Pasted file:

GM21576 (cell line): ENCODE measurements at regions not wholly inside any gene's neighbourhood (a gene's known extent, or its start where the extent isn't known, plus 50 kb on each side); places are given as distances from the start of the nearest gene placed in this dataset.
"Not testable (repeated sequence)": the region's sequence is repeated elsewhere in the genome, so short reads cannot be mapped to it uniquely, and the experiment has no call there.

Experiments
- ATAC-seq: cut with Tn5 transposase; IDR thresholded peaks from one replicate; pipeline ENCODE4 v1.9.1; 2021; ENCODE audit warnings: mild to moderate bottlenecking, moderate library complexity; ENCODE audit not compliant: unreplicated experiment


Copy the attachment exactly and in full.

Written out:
GM21576 (cell line): ENCODE measurements at regions not wholly inside any gene's neighbourhood (a gene's known extent, or its start where the extent isn't known, plus 50 kb on each side); places are given as distances from the start of the nearest gene placed in this dataset.
"Not testable (repeated sequence)": the region's sequence is repeated elsewhere in the genome, so short reads cannot be mapped to it uniquely, and the experiment has no call there.

Experiments
- ATAC-seq: cut with Tn5 transposase; IDR thresholded peaks from one replicate; pipeline ENCODE4 v1.9.1; 2021; ENCODE audit warnings: mild to moderate bottlenecking, moderate library complexity; ENCODE audit not compliant: unreplicated experiment